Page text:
The companies presented preliminary plans to the Historic Preservation Review Board Thursday for input on the overall concept and support for moving a historic building and an alley way on the site to make way for two new buildings on the mostly empty lots.
While the board was mostly receptive to the idea for development including moving a historic building, members encouraged developers to make the building relate to the neighborhood. The property falls into the Uptown Destination District Plan, dubbed "DUKE," aimed at creating an arts and entertainment hub in the area of U and 7th streets. The plan identifies the vacant lots as a "gap" in the neighborhood.
“You, the architect and developer, have a responsibility to knit this neighborhood back together,” said board member Graham Davidson who expressed his interest in the project while reminding the developers of the expectation to create more than an iconic building. “There's a big hole in the neighborhood here."
Below: Brian Court of Miller Hull Partnership LLC presents plans for development at Florida Ave. and 8th St.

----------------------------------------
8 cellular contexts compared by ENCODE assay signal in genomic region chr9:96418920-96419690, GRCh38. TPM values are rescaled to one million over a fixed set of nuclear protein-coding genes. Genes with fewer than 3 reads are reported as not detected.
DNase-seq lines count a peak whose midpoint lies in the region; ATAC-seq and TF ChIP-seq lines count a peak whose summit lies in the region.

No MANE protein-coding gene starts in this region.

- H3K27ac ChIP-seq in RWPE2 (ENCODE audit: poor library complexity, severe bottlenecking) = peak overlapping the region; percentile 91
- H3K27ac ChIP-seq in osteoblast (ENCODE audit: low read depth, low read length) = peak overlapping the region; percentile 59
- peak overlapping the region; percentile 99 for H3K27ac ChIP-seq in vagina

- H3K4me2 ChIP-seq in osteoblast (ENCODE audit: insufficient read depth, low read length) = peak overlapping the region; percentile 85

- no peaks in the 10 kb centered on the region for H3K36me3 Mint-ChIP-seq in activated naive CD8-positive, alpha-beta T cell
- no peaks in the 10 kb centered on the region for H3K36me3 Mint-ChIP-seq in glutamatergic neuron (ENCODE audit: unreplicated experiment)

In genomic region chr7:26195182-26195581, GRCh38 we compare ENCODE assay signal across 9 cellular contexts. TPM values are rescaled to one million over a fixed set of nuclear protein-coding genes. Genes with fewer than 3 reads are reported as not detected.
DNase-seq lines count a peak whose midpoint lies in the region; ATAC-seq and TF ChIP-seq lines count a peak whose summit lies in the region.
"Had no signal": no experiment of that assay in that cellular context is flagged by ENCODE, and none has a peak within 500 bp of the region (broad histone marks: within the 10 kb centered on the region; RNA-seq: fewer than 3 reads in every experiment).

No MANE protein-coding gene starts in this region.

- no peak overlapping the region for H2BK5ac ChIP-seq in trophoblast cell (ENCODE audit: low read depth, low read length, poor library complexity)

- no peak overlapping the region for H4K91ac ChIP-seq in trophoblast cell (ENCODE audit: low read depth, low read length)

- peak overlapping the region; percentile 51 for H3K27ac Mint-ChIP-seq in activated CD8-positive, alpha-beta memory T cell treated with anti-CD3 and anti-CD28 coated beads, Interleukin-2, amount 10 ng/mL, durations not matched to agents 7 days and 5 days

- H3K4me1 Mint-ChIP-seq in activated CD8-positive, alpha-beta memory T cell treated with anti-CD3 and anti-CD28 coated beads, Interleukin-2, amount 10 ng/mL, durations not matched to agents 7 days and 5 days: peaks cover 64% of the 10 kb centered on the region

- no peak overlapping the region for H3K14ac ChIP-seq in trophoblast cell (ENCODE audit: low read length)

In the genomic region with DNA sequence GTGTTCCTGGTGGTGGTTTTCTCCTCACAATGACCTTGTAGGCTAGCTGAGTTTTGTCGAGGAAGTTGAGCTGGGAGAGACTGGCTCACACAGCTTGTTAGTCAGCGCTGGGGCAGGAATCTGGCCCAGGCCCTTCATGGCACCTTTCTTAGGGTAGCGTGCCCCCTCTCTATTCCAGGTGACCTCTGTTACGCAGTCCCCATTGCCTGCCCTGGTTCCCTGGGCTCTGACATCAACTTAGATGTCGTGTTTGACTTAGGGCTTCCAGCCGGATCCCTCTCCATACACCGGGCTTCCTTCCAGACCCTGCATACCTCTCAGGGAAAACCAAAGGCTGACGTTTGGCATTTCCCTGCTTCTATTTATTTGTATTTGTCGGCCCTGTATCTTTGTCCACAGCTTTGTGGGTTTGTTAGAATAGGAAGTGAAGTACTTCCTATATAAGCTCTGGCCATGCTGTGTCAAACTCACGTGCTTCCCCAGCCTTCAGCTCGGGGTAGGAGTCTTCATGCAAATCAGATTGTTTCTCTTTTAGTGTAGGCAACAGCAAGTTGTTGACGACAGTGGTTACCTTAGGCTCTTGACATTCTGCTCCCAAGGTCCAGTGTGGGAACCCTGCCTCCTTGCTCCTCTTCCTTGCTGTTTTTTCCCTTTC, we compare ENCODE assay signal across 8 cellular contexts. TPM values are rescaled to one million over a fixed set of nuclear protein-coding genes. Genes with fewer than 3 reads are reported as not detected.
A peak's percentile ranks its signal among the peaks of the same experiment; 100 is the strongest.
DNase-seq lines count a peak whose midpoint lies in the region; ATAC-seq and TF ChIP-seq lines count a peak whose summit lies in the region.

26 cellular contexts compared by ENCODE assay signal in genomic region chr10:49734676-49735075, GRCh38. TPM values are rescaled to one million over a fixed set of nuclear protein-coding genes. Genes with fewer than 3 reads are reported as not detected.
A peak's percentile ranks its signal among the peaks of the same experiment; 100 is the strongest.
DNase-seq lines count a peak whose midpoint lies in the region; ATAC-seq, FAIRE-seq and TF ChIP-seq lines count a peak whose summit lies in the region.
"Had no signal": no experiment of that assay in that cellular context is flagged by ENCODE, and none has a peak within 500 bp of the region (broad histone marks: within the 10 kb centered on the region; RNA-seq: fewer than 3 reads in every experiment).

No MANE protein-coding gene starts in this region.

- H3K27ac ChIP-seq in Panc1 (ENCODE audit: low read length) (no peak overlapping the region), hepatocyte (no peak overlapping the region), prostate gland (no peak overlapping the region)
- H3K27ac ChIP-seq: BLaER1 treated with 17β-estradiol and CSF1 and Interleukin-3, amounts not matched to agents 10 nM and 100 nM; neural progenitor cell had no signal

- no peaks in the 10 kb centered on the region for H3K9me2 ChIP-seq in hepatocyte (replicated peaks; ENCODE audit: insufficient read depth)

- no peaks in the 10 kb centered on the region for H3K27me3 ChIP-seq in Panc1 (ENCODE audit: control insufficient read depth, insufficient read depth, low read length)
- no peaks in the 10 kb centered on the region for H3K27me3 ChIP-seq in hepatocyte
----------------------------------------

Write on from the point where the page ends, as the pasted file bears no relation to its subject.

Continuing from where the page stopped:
In an effort to both increase density and blend with the neighborhood, Brian Court, an associate with Miller Hull, explained that the buildings would decrease in height along 8th Street to transition into the mostly residential part of the neighborhood. The building is intended to have a modern feel while reflecting the overlaying arts district and the established urban community.
The HPRB wasn’t entirely convinced. Board members agreed that the project needed more consideration. Concerns included using building materials that fit well with surrounding buildings, reducing the size of the building as it approaches the smaller residential structures on adjacent properties, and generally making the project fit the community.
Steve Callcott, deputy preservation officer for the Historic Preservation Office who has been working with JBG on the project, said he wasn’t surprised by the board’s reactions to the proposal. Board reviews of projects like this one, he said, open the door for "back-and-forth" discussion and offers a developer some "general guidance and direction."
This development is not the first planned for the lots at Florida Avenue and 8th Street. Banneker Ventures previously planned to develop the site, but controversy surrounding the company's selection for several DC projects ultimately derailed those plans.
Washington D.C. real estate development news